Mentioning their targets for “Project Moremi,” the team, in an interview, stated that the short film will premiere in Atlanta, at the Fintech Black Film Festival, organised by Imari Oliver. This will be a good way of sharing a traditional folktale and a bit of the African heritage with the world…
By Blessing Chinwendu Nwankwo
It is no secret that the Yoruba culture holds a great deal of wealth and historical depth. Known for its remarkable line-up of cultural repertoire, all over the world, the Yoruba ethnic group is popular for its beautiful craftsmanship, traditional delicacies – Efo & Amala – as well as their folktales, and general philosophy. Popular amongst the many is the story of Moremi Ajasoro, the wife of Oranmiyan, the heir to the King of Ife. Moremi showed bravery in saving her people who at the time were enslaved by a neighbouring tribe called the forest people, known to be as powerful as demigods. Moremi devised a strategy to free her people, which led to her pact with the spirit of the river, Esimirin, to make a great sacrifice (giving her son to the deity), in order for her to uncover a way to defeat the forest people. The Yoruba people owe their freedom to Moremi’s bravery, courage and sacrifice; hence the reason she is honoured, even till today, by the people. She is now referred to as Queen Moremi of Ife. To keep this heroic folktale alive and dilutable, Aroba Animation remade the Moremi story, only this time as an animation. In an exclusive with Afrocritik, Aroba Animation said, “our culture gradually fades out because our younger generation find the way our culture is being presented very archaic. Therefore, we took up the challenge to be Africa’s Disney.”
The choice of “Moremi” was a way of supporting the gender equality movement, a reminder of the importance of giving women a voice to stand for what is right and an opportunity to rule. In their words, “The story has it that Queen Moremi stood up for the people of her land. Looking at the issue of gender inequality and women brutality going on currently, we chose Moremi to show to the world the importance of giving women voice in the community and economy.
Lastly, we chose Moremi to tell the girl child that she can always stand up for what is right and what she strongly believes in, and who knows, her name could remain in the heart of men for as long as they exist.”
The short animation titled “Moremi: The Epic Battle” premiered at OOPL Abeokuta on Friday, 29th April, 2022, and has so far received commendations and support from several influential people both in the creative industry and beyond.
Mentioning their targets for “Project Moremi,” the team, in an interview, stated that the short film will premiere in Atlanta, at the Fintech Black Film Festival, organised by Imari Oliver. This will be a good way of sharing a traditional folktale and a bit of the African heritage with the world.
Animation in Nigeria is becoming quite entertaining and realistic, and the ability to evolve with the world is without doubt a step to development in the country’s movie industry. Showing their excitement towards this is the crowd and public notations on the premiere of Nigeria’s first full-length animated movie, Lady Buckit and the Motley Mopsters in December of 2020. The first Nigerian animation streaming on Netflix, is a win for the creative industry, a proof of a future with animation, and a door-opener to many other animators out there.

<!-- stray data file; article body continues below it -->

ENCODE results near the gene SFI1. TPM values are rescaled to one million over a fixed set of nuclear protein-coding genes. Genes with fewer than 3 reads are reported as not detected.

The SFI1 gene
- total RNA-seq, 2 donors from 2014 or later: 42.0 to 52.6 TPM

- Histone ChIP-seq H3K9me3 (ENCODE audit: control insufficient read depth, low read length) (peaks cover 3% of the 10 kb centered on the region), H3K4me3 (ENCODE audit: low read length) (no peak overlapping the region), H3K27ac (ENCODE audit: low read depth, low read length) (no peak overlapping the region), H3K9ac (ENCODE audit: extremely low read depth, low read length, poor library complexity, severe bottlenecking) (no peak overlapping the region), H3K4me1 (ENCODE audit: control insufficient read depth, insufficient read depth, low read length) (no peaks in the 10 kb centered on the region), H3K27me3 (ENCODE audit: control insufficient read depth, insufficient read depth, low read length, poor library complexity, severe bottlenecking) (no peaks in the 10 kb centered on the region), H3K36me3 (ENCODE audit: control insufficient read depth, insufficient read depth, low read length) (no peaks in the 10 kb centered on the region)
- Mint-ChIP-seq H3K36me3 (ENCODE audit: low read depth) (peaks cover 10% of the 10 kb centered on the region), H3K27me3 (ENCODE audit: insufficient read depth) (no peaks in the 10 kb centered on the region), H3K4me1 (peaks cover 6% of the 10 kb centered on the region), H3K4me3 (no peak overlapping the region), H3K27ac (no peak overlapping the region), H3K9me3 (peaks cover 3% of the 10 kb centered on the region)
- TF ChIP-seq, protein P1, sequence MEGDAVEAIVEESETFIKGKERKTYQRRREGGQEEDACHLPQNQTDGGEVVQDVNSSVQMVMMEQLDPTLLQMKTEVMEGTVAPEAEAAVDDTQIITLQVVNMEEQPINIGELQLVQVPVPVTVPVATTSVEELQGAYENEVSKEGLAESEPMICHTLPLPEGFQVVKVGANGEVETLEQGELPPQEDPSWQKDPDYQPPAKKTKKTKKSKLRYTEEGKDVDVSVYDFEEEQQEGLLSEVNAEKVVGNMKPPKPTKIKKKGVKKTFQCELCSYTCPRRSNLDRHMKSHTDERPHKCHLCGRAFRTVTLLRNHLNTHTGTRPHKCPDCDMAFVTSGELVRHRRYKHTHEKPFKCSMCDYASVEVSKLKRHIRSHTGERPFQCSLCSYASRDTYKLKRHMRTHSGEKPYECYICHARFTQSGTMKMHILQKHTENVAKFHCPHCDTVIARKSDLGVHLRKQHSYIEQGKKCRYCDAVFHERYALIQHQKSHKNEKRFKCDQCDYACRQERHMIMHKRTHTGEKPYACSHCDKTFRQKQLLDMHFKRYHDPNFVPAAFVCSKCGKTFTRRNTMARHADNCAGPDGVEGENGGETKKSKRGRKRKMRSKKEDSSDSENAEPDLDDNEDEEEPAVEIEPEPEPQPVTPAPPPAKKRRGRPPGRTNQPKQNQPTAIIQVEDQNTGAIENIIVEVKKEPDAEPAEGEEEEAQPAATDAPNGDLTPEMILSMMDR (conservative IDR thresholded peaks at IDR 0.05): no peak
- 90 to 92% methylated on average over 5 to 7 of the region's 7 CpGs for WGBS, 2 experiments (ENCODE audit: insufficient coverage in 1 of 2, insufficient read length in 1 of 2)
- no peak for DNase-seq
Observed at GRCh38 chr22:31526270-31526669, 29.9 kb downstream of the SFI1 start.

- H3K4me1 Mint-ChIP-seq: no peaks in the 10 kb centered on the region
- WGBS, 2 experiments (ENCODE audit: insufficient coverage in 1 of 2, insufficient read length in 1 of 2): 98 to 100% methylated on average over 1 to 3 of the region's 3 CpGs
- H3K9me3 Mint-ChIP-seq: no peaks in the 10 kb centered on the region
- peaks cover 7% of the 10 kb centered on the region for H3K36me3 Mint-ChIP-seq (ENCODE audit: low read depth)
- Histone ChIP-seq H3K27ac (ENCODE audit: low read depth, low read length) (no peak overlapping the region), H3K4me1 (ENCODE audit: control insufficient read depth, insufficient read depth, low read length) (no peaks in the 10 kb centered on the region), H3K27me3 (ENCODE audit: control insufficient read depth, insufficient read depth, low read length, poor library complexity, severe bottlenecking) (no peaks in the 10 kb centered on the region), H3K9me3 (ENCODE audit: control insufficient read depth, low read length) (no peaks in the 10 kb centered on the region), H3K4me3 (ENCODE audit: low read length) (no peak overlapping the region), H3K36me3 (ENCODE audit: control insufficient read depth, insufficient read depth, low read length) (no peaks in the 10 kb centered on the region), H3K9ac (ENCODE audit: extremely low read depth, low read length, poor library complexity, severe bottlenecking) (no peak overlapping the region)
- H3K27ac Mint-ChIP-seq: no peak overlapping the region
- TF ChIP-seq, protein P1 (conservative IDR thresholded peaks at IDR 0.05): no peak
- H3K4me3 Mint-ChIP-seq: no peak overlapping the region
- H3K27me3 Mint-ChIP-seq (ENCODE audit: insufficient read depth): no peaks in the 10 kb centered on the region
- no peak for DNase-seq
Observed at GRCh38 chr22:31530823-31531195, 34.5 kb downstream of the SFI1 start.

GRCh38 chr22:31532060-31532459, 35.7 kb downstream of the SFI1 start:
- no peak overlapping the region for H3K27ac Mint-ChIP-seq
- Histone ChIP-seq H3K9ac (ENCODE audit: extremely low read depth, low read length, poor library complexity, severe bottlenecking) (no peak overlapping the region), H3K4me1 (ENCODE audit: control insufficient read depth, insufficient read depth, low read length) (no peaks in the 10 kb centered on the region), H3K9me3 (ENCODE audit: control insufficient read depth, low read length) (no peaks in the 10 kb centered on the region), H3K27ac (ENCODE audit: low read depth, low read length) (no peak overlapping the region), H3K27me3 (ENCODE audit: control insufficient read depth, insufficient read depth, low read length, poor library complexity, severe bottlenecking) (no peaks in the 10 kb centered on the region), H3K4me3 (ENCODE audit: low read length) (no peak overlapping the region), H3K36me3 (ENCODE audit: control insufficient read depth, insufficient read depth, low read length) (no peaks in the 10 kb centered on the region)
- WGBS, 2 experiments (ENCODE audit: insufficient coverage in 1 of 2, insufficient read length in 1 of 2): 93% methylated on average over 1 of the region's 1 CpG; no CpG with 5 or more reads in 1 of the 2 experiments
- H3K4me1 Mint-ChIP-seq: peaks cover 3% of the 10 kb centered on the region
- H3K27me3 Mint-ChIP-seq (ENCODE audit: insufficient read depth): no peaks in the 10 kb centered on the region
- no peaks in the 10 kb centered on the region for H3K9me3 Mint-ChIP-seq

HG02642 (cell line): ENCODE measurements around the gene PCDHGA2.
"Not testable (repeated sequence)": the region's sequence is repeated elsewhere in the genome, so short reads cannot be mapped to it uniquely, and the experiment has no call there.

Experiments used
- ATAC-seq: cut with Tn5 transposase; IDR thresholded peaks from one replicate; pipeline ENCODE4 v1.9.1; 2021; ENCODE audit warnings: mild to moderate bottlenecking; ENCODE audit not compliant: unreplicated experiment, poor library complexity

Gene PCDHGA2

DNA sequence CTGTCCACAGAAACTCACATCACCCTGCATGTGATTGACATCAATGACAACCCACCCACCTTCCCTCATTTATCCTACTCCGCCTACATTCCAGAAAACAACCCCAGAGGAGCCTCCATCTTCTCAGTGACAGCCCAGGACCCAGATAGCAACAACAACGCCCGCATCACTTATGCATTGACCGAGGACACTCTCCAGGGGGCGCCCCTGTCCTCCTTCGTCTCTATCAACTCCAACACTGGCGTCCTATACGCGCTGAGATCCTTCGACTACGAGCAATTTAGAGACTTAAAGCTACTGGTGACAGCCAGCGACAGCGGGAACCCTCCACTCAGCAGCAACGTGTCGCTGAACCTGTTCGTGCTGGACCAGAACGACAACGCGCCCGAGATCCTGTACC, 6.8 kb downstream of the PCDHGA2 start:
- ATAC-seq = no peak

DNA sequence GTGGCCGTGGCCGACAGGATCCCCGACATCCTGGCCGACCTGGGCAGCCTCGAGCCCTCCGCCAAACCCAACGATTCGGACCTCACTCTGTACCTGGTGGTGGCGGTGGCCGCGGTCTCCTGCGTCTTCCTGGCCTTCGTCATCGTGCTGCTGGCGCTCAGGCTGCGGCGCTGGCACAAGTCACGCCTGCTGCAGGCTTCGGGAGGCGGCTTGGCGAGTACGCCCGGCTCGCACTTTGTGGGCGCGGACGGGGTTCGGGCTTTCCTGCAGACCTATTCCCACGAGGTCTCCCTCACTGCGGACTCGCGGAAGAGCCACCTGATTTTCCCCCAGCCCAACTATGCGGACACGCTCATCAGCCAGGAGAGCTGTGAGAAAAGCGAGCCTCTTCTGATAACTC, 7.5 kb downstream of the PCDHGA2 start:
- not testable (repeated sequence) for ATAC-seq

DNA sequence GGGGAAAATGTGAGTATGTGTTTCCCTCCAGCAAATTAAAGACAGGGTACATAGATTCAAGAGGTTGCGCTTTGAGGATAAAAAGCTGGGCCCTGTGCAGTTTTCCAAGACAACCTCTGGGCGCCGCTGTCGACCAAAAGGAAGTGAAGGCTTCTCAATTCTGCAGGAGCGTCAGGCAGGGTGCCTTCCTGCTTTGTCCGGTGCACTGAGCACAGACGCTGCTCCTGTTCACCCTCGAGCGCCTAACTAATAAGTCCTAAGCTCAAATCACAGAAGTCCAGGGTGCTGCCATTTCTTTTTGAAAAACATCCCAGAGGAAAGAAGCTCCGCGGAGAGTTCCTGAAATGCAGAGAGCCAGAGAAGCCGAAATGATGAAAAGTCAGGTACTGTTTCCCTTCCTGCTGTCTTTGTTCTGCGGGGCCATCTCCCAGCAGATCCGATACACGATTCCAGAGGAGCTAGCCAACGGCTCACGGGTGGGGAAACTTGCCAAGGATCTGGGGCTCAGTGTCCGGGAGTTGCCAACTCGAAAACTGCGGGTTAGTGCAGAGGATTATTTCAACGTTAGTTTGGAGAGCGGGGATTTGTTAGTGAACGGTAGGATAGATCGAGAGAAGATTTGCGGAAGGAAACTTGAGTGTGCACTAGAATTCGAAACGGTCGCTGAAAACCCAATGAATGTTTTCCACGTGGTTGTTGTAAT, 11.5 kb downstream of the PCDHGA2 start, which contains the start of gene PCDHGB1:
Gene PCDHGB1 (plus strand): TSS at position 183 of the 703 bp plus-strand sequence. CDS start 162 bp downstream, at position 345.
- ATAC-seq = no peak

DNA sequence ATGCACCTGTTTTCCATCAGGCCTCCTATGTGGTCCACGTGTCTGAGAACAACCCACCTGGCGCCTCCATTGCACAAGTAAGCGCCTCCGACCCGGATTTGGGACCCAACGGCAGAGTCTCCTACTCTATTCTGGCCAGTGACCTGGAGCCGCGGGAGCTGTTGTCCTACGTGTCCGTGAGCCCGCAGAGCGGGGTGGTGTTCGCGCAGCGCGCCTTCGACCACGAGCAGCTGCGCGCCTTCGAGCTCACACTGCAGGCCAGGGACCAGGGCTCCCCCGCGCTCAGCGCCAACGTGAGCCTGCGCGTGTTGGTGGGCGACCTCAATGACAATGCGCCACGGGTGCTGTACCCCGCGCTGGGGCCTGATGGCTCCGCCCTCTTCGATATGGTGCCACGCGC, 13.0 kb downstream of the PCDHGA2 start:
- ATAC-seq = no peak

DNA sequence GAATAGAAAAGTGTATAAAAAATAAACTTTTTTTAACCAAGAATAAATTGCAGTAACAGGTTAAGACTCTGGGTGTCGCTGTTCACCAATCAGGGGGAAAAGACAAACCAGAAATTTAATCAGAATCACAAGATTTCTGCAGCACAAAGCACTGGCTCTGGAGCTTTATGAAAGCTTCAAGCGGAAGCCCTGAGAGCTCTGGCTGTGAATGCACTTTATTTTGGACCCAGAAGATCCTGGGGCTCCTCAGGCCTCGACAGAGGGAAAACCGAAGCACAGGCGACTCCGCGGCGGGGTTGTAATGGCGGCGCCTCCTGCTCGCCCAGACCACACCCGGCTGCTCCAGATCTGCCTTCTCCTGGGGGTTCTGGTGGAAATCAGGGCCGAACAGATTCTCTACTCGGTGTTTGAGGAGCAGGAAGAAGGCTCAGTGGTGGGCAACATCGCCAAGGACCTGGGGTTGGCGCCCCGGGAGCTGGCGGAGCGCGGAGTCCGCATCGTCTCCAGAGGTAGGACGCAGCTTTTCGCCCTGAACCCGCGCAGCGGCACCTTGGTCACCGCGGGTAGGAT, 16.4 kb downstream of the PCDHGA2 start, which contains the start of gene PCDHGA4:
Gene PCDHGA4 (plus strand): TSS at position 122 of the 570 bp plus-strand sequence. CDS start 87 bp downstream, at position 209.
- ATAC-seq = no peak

Just like Aroba Animation, Nigerian Animators, Kolawole Olarewaju, maker of the 2016 3D short film, Dawn of Thunder, and Roye Okupe, writer and director of 2019 3D animation film, Malika, are cultural superheroes, whose art is going to be cultural trademark in the future. The trio are a proof of the unexplored talents in Nigeria, and the need to believe and invest in animation.
On why the choice of animation, Aroba Animation told Afrocritik that: “We get a lot of this questions from individuals. One major way to win the heart of a child and teach them anything is presenting them with animation. In fact, many adults now see animations as much as children.
Animation tells the stories in a unique way because it creates a bridge between our culture that is fading and the foreign culture influencing ours. Presenting our culture in a foreign style makes it unique. There were exhibitions of superhero powers in the short film which many children are very fascinated about today. That can only be done via animation – cartoony or realistic.”
On funding as a general challenge faced in 3D animation production, the team revealed that there were no investors, as many saw no future in animation. Over the years, Nigerian animators have created skits and short shows such as Bino and Fino, Sade, and many others. While most of them are 2D animation, a good number are built in 3D, but not many have diversified into films due to the perennial issue of underfunding, as well as the time consumption and technicalities needed to make quality and successful animations.
Aroba Animation expressed gratitude for the warm reception of the “Moremi ” project, the commendations as well as criticism from the viewership so far, and hopes to cover more ground with time. They said that, “The short film might not be as perfect as Disney’s, but there is always a first time for everything. Aroba is Just one-year-old, but we are glad that we have successfully written our names in the history of 3D animation in Nigeria and we are not stopping there. We have learnt from our mistakes and noted them; we grow as we go; We are coming back with more historical 3D animations. Watch out.”
Moremi: The Epic Battle is not available in cinemas yet, as promotions and adverts are still on-going. However, the team at Aroba Animation is open to requests of private viewing at any location of choice.
Blessing Chinwendu Nwankwo, an accountant, beautician and writer, is currently serving in Uyo, Akwa Ibom State. Connect with her on Instagram @bee_patrick_